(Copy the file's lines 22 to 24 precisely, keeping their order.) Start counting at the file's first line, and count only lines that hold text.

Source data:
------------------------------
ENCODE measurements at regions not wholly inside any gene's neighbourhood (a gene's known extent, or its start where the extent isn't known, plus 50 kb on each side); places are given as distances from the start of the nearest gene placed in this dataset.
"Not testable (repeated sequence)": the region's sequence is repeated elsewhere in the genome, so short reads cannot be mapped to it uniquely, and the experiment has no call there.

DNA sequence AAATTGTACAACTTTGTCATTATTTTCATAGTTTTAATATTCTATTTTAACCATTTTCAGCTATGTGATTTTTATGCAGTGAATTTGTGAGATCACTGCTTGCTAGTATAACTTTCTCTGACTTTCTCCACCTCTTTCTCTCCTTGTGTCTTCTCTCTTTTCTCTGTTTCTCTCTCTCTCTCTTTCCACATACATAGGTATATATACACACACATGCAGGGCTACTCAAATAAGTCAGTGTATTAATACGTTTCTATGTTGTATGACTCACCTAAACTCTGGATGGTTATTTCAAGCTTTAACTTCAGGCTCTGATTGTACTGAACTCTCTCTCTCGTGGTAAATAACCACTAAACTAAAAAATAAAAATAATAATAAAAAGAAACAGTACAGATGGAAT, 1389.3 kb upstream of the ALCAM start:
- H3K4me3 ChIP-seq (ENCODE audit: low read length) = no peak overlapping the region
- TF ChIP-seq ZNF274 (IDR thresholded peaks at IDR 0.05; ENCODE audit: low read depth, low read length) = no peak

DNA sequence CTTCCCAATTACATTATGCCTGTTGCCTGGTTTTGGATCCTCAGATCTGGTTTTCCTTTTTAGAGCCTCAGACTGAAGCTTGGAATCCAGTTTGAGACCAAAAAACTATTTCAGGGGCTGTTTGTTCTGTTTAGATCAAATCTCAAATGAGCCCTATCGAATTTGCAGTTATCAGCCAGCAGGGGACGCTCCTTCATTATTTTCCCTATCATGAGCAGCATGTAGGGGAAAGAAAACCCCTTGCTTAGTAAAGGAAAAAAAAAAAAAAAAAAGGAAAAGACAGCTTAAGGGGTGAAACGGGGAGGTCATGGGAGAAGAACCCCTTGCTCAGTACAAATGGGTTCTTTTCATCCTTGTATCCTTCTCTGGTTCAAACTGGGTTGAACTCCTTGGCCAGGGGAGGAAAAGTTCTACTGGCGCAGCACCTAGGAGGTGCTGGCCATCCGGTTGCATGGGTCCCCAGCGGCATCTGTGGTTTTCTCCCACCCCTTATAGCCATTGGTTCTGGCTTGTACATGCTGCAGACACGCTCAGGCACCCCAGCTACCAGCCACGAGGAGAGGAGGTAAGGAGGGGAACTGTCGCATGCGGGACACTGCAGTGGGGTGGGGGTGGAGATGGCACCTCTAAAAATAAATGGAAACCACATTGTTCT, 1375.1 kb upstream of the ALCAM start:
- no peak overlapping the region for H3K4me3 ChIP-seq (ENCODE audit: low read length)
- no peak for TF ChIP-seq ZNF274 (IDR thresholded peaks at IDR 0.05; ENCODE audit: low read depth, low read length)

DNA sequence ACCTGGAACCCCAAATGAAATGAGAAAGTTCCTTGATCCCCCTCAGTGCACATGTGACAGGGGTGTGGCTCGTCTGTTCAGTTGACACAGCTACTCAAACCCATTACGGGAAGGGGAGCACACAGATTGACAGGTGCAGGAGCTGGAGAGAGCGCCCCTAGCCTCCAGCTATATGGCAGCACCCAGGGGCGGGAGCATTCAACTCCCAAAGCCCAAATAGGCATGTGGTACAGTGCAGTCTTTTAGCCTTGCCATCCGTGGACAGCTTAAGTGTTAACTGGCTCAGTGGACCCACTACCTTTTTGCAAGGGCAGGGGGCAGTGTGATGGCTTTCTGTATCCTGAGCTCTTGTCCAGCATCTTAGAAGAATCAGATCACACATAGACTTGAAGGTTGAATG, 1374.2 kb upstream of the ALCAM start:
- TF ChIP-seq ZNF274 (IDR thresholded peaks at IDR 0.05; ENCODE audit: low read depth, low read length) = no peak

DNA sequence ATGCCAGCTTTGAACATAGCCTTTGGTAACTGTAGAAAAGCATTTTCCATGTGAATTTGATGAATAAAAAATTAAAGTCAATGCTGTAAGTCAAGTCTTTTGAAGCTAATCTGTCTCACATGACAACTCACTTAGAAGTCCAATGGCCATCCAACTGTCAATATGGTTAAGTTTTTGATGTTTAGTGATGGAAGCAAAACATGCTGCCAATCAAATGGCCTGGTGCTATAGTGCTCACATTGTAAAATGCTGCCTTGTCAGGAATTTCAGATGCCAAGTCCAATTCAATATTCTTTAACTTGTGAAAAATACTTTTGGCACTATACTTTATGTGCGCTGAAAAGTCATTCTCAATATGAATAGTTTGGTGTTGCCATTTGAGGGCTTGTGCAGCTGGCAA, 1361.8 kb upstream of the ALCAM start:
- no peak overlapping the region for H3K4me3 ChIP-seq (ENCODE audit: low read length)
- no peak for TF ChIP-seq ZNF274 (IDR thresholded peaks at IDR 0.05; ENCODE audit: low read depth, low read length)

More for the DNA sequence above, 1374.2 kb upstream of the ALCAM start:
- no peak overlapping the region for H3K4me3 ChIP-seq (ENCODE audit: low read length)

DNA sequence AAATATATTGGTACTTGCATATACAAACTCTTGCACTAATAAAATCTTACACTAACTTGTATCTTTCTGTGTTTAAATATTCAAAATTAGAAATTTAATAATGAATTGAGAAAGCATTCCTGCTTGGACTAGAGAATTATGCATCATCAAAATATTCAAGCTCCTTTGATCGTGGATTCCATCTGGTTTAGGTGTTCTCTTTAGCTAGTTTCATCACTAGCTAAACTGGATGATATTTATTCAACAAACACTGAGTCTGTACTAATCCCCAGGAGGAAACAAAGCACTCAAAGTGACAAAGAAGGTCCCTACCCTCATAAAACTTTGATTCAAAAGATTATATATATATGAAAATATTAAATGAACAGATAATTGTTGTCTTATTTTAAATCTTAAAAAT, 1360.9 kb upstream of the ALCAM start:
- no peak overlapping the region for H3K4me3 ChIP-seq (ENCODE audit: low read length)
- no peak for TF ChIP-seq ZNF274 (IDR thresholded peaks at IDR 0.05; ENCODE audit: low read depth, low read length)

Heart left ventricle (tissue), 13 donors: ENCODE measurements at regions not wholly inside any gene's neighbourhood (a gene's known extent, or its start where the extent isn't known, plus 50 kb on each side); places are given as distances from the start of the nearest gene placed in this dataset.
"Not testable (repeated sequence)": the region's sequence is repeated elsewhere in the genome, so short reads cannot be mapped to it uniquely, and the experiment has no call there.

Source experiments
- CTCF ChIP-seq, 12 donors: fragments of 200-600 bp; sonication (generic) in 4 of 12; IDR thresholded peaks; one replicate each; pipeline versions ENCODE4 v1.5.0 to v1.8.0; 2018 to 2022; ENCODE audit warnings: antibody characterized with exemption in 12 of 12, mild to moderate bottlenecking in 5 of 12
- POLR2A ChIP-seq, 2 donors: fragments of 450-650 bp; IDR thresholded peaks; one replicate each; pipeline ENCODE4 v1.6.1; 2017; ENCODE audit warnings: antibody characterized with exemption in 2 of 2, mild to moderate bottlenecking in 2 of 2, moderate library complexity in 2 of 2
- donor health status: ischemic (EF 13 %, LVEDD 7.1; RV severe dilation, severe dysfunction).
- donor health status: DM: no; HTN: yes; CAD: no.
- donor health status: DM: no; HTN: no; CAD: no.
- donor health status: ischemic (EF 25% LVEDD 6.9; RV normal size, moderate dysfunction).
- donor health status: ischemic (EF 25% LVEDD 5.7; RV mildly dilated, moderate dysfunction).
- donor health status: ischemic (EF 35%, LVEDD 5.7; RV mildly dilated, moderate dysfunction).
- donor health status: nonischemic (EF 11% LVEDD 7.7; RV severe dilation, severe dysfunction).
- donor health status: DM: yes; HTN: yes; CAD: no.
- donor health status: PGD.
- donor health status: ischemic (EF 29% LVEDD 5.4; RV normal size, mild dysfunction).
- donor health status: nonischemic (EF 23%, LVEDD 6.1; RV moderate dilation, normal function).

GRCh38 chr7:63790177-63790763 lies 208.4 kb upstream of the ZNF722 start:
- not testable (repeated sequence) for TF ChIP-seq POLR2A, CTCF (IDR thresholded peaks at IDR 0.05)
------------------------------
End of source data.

- CTCF ChIP-seq, 12 donors: fragments of 200-600 bp; sonication (generic) in 4 of 12; IDR thresholded peaks; one replicate each; pipeline versions ENCODE4 v1.5.0 to v1.8.0; 2018 to 2022; ENCODE audit warnings: antibody characterized with exemption in 12 of 12, mild to moderate bottlenecking in 5 of 12
- POLR2A ChIP-seq, 2 donors: fragments of 450-650 bp; IDR thresholded peaks; one replicate each; pipeline ENCODE4 v1.6.1; 2017; ENCODE audit warnings: antibody characterized with exemption in 2 of 2, mild to moderate bottlenecking in 2 of 2, moderate library complexity in 2 of 2
- donor health status: ischemic (EF 13 %, LVEDD 7.1; RV severe dilation, severe dysfunction).